Submitted to: Agricultural and Forest Meteorology
Publication Type: Peer Reviewed Journal
Publication Acceptance Date: 4/26/2007
Publication Date: 7/27/2007
Citation: Sauer, T.J., Singer, J.W., Prueger, J.H., Desutter, T.M., Hatfield, J.L. 2007. Radiation Balance and Evaporation Partitioning in a Narrow-row Soybean Canopy. Agricultural and Forest Meteorology. 145:206-214. Interpretive Summary: How plants intercept sunlight effects how fast they grow and, for crops, how much they yield. Growers try different numbers of seeds per acre and row widths to find the best number and spacing of plants to maximize yield. In recent years, soybeans have been grown with more plants per acre in narrower rows. There is some concern that having so many plants too close together may have negative effects on greenhouse gas emissions or plant disease outbreaks. A study was completed to measure light capture by a high-density, narrow-row soybean canopy and how it effects water use. Results show that when the canopy is at its fullest the dense foliage captures almost 90% of the sunlight and that most of this energy is used to evaporate water from the plant leaves. Only a small amount of energy reaches the soil surface to evaporate water there. There was also little energy left to warm the canopy. A method to estimate the evaporation terms was inaccurate because it could not account the evaporation of dew from the leaves. This study is important to growers and scientists because it demonstrates that high plant population of soybean crops creates such a thick canopy that little light can pass through. This could create problems as, for example, plant diseases often prefer warm, moist canopies.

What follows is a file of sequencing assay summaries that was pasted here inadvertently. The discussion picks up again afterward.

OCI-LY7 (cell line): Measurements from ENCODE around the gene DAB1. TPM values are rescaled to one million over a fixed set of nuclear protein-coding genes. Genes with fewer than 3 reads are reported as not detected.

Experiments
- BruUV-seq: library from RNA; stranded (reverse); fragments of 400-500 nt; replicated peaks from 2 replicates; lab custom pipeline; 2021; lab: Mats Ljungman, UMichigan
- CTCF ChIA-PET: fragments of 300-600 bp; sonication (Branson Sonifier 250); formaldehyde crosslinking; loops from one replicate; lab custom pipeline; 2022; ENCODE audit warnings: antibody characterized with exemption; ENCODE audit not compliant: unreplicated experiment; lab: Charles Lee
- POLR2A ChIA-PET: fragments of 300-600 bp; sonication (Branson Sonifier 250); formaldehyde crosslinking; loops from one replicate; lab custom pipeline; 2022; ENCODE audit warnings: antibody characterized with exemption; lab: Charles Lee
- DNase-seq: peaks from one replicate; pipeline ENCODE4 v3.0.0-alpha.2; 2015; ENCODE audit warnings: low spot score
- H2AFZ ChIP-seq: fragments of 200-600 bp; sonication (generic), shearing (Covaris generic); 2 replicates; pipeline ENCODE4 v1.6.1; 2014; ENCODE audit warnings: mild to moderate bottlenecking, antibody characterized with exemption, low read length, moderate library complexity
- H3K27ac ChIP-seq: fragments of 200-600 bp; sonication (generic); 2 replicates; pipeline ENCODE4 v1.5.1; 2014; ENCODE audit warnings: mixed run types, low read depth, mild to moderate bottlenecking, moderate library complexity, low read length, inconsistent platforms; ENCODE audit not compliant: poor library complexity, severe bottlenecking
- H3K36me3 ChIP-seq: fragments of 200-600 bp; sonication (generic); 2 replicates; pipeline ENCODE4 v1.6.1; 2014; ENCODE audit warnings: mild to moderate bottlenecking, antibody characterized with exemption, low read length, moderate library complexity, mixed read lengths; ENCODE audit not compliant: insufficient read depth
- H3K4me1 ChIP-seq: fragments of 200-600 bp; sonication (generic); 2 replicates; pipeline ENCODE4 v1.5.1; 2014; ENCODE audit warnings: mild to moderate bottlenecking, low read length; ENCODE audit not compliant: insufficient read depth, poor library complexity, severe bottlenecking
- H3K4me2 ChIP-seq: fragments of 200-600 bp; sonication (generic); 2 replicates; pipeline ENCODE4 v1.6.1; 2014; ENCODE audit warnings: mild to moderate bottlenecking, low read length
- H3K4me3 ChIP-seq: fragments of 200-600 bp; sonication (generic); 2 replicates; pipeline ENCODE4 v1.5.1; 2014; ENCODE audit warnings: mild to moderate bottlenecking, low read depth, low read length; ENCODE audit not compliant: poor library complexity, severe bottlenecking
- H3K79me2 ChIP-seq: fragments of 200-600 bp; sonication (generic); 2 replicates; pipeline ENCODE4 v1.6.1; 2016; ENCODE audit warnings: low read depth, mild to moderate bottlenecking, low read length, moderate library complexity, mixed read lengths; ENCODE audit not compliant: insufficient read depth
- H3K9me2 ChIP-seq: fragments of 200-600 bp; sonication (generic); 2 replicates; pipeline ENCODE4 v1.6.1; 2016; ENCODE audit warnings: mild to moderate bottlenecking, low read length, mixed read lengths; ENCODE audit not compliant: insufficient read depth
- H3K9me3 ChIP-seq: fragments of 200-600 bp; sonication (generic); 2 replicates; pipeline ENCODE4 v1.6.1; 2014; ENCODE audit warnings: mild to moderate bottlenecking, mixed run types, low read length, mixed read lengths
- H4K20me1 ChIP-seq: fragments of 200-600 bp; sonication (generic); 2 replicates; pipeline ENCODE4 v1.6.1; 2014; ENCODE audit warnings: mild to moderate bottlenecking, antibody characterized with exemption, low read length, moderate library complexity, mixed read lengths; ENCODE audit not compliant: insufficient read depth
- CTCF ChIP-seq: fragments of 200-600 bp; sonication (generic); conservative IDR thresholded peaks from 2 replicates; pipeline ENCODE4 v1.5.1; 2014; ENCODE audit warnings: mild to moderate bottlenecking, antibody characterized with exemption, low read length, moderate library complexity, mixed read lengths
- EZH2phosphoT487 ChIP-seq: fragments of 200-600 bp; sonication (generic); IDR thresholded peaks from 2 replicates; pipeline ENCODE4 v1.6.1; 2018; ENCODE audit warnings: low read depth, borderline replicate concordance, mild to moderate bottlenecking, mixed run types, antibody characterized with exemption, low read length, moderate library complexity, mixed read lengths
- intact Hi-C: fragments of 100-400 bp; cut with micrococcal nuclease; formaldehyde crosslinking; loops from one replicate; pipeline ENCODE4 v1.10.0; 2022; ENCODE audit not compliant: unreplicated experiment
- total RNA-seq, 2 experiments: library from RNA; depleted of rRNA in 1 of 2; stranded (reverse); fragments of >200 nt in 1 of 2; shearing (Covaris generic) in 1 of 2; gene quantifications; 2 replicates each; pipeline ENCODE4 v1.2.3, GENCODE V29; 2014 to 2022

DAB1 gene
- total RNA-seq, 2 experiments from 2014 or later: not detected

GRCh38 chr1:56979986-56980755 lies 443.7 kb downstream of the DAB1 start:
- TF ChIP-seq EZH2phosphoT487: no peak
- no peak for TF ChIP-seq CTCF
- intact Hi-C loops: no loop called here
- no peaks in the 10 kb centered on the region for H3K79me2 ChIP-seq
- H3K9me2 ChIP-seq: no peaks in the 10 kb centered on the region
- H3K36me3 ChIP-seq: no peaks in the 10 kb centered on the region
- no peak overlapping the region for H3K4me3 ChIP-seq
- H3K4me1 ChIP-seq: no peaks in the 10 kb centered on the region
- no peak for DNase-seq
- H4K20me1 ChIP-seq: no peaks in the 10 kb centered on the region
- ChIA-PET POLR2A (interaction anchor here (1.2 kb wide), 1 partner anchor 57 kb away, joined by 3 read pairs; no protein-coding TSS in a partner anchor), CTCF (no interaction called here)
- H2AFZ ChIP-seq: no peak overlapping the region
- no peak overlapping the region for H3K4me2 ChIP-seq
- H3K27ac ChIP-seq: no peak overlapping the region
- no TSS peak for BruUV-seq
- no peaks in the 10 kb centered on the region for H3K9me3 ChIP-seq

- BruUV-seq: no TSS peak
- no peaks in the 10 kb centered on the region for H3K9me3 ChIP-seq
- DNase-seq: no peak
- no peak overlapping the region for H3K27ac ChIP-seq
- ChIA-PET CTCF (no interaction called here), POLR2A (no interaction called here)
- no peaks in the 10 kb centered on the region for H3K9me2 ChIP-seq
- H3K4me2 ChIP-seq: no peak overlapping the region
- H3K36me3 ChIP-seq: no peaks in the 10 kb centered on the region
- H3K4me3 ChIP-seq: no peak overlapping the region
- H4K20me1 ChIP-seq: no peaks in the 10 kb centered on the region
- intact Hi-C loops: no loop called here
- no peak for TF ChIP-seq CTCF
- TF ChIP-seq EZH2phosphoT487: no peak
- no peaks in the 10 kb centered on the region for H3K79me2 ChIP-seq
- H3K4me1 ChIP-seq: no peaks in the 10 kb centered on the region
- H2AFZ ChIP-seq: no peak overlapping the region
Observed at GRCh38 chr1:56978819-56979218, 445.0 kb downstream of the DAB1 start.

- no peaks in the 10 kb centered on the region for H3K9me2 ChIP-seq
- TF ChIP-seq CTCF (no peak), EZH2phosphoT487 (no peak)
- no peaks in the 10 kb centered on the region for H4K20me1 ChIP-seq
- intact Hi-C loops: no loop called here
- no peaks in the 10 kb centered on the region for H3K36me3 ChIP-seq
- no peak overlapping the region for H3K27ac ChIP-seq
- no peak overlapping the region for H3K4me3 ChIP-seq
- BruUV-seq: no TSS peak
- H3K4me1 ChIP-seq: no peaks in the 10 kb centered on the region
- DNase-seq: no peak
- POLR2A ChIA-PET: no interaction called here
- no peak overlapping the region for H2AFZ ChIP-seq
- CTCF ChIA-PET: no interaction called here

Technical Abstract: Seeding rate and row spacing of agricultural crops are managed to maximize yield but also have significant implications for canopy microclimate and turbulent exchange processes. The objective of this study was to complete a comprehensive radiation budget for a narrow-row (0.38-m) soybean [Glycine max (L.) Merr.] canopy, measure the available energy beneath the canopy, and estimate soil water evaporation (E) for comparison with E determined as the difference between measured evapotranspiration (ET) and plant transpiration (T). The study was completed in a production soybean field near Ames, IA with 350,000 plants ha-1 of Pioneer cultivar 92M70. The field was planted on May 8 and continuous microclimate measurements were made from June 8 to September 27. Net, shortwave, and longwave radiation were measured above the canopy with hemispherical radiometers. Net and incoming and reflected shortwave radiation were measured beneath the canopy with line radiometers and downwelling longwave radiation was calculated from a radiation balance. ET was measured with an eddy covariance system and T was measured with six stem flow gauges attached to representative plants. On sunny days under full canopy conditions, nearly 90% of the shortwave and net radiation was attenuated by the canopy with over 80% of the available energy utilized by ET. E accounted for 12 - 21% of the ET under full canopy conditions although these percentages may be overestimates due to evaporation of dew present in the canopy. With such a large proportion of the available energy consumed by ET, fluxes of sensible heat (H) were very low and vertical temperature gradients across the soil-canopy-atmosphere interface were only 2 - 3 degrees C. A Priestley-Taylor energy balance approach used to estimate E and T consistently underestimated E and overestimated T. The E underestimate by 0.1 - 0.5 mm may be due in part to E including evaporation of dew present on the canopy. Conversely, T was overestimated by 25% and 33% on sunny days under full canopy conditions even with direct measurement of Rn interception by the canopy. Further effort will be necessary to discern the cause for this discrepancy and will be needed if accurate simulation of ET partitioning is to be achieved.